Tuesday, 12 March 2013

Manners maketh man (and woman)

So sorry - it's been a while since I last posted on here. I've just finished another children's literature assignment, and managed not to procrastinate too much this time. I'm getting pretty close to finishing my present courses: just three normal assignments and two big finales to go. That'll give me another 120 credits towards the degree. 120 more, then it's freedom! Two years until I can read whatever I want to, until I have my evenings and weekends back, and I turn back into a proper family member once more. 

Now, I know this blog is in danger of turning into a non-stop moan, but I read one of those narrow-minded facebook comments today. Not the 'I hate foreigners' one, or the 'men are idiots' one, although they do the usual rounds and I get the urge to delete the 'friends' who order me to share these bigoted statements. No, the one that wound me up today (sorry, I really must stop complaining. I do enjoy it so much, though...) was one that complained about young people all being 'bad-mannered, tattooed morons'. I dislike huge, sweeping statements as they're usually tailored to suit the speaker's prejudices, but being the owner, sorry, mother of three young people, this one particularly irked. Ok, so there are plenty of bad-mannered tattooed morons out there, but they are not, in any way, all 'young people'. And it doesn't figure that all three terms should go together anyway. 

Firstly, tattoo doesn't equal bad, and I'm not just saying that because I am illustrated myself. Most tattoos have a story behind them and are not as shallow as some people like to think. I have one which is a triple moon for my religion, one with the initials of my children and husband, wrapped in ivy (Victorian language of flowers, meaning the love you have for your family, I'll have you know) and a bracelet of forget-me-knots, partly in homage to my grandmother. I have been judged by my tattoos, although they are small and unobtrusive, by people who have also commented '...and they'll look awful when you're 90 with wrinkly skin.' To be honest, if I reach the age of 90, I think I'll have more worries than the state of my skin. So in my opinion, the tattooed moron can have what ever they like - it's a good conversation starter...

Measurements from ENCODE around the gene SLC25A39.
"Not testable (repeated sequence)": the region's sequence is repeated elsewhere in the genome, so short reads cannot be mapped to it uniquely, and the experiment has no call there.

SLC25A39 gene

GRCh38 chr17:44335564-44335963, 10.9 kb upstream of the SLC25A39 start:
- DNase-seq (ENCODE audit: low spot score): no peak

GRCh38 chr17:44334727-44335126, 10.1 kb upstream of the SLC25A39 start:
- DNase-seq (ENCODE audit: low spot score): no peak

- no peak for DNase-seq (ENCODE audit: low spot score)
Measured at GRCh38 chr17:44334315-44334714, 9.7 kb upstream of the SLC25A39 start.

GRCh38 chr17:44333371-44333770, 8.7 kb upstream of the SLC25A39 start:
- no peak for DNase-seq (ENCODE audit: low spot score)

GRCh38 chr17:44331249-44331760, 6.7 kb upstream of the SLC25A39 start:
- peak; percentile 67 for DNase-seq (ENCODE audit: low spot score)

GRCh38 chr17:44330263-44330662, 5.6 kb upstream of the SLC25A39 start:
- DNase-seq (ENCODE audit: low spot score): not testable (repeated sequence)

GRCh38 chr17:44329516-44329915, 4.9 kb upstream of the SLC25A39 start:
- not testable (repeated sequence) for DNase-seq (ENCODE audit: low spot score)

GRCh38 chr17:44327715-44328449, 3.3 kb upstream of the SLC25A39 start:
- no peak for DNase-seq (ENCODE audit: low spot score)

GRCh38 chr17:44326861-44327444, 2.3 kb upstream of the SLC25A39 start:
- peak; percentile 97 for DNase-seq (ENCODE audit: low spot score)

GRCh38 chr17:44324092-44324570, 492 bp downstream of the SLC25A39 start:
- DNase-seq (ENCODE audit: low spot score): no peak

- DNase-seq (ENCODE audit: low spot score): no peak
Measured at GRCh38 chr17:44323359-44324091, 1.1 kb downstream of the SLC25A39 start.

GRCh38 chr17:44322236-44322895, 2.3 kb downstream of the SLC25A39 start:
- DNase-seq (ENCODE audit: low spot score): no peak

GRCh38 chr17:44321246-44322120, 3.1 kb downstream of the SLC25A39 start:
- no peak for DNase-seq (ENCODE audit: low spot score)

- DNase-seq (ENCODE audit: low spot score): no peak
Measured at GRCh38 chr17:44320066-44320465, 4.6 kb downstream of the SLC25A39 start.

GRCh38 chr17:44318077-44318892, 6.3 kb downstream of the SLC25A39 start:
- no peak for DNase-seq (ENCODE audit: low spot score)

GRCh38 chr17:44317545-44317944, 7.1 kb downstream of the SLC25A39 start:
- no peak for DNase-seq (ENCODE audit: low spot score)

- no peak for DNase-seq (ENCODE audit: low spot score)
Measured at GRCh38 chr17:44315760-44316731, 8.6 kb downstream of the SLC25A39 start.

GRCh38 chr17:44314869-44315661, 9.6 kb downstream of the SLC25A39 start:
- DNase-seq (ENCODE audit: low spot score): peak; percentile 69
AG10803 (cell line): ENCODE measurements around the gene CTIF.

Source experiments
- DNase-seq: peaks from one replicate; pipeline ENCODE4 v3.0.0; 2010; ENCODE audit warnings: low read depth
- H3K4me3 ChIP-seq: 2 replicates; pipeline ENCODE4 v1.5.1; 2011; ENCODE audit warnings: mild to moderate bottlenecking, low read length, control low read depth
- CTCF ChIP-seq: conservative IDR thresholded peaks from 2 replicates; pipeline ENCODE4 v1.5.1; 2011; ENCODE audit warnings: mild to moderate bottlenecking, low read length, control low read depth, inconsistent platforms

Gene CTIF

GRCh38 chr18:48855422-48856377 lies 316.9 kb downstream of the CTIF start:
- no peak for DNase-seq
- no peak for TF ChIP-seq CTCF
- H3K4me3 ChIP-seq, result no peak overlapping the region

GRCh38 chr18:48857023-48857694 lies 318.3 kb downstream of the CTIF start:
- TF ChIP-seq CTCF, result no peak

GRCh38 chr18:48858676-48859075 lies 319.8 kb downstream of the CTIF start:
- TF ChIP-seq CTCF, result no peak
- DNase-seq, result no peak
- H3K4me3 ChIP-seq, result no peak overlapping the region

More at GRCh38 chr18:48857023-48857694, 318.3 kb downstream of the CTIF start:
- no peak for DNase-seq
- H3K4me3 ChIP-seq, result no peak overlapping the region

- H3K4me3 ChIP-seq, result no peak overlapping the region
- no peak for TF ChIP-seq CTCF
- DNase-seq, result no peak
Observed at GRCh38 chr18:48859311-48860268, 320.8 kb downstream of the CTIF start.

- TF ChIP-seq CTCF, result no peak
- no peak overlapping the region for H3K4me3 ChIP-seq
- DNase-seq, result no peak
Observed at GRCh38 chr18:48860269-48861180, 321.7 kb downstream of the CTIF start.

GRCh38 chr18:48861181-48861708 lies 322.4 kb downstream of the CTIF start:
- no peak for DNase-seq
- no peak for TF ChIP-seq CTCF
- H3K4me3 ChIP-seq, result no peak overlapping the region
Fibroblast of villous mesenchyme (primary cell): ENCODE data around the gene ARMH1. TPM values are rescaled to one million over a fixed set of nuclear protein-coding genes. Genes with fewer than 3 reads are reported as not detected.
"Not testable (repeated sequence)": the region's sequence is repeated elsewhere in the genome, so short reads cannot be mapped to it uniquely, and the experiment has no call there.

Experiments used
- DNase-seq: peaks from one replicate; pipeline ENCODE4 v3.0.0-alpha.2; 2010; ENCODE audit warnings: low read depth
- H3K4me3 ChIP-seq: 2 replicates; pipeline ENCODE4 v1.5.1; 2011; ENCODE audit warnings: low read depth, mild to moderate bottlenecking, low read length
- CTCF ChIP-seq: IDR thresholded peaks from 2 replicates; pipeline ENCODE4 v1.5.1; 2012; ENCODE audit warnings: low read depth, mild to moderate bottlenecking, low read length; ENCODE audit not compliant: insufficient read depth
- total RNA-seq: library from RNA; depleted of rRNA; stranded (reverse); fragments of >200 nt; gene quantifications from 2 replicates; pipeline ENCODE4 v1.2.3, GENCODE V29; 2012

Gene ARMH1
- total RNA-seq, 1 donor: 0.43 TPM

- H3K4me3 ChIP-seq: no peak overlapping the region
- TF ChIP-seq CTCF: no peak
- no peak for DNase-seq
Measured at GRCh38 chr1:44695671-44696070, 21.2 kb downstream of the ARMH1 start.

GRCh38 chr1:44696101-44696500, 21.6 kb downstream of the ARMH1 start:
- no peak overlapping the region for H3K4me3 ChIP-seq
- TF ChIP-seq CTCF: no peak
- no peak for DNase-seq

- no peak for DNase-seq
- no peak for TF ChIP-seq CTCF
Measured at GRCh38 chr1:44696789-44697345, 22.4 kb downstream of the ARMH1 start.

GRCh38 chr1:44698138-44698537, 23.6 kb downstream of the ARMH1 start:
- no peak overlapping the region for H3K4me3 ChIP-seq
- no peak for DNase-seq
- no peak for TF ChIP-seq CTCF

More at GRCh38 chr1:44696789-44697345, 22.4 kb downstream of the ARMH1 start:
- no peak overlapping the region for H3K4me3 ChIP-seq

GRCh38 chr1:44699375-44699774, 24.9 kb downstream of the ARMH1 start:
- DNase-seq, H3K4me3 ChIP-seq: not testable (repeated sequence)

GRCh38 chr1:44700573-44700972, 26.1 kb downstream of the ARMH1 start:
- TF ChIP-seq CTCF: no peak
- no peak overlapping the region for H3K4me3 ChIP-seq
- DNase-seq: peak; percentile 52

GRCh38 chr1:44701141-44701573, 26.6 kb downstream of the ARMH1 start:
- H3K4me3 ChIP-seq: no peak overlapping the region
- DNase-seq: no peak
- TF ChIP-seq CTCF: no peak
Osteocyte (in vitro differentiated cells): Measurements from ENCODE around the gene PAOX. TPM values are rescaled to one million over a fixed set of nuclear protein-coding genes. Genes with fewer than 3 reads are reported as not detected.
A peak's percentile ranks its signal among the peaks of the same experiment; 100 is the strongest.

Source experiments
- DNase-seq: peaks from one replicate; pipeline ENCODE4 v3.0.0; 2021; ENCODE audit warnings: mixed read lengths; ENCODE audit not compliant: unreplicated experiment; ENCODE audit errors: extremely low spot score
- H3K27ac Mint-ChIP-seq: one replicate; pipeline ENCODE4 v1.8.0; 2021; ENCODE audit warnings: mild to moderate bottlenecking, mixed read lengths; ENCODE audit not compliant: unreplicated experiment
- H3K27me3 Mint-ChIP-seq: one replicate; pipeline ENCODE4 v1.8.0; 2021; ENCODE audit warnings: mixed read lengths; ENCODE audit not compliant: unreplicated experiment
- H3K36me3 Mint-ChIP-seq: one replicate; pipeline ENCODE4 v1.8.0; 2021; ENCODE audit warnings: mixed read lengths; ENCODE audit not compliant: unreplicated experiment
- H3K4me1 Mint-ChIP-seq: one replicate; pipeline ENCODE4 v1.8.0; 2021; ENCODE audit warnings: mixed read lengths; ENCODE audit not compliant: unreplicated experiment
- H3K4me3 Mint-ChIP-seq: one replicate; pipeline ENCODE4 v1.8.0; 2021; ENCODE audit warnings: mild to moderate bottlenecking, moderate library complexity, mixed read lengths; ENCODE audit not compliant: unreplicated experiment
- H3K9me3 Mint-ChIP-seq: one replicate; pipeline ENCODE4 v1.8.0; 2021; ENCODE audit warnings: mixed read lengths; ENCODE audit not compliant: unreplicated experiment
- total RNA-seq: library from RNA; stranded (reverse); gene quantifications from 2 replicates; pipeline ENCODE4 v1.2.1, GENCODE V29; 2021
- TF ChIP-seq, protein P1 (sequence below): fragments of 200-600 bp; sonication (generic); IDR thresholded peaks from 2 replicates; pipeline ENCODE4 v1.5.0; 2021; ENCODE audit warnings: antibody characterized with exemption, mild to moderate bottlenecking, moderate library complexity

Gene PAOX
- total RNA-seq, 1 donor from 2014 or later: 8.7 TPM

Next point - bad manners. Not exclusive to 'young people'. When I was a sales assistant in a book shop, many moons ago, most of the bad manners actually came from pensioners, who thought their age and experience meant they could talk to an 18 year old however they wished. The rudest person I have ever known may be younger than me, but is past the age of being a 'yoof'. She likes to do that 'talk to the hand' thing, so is nearing the age of being severely battered. 

Next time she does it, I'll draw a smiley face on her hand 
with an indelible marker pen. She'll love that...

To the haters on facebook: is it really so hard to try to like people? Ok, there are individuals out there that don't deserve the effort, but to paint all young people as being worthless says more about you than them, surely. I have several very ex students as facebook friends, and they're more likely to be posting angst-ridden statements about their lives (you just wait, it only gets worse...) than putting down other people. I have never seen a narrow-minded, prejudiced post from my teenage acquaintances but I've seen plenty from those who are my age. 

We had a great discussion at school last Friday on whether you can understand someone's point of view if they weren't the same religion as you. The consensus was: why are you even asking us this? How insulting and stupid. That evening, on facebook, an adult had posted a photo with a bigoted slogan that would have made those children shake their heads in disbelief. 

I know not all 'young people' are perfect, but I prefer them to an awful lot of adults at the moment...

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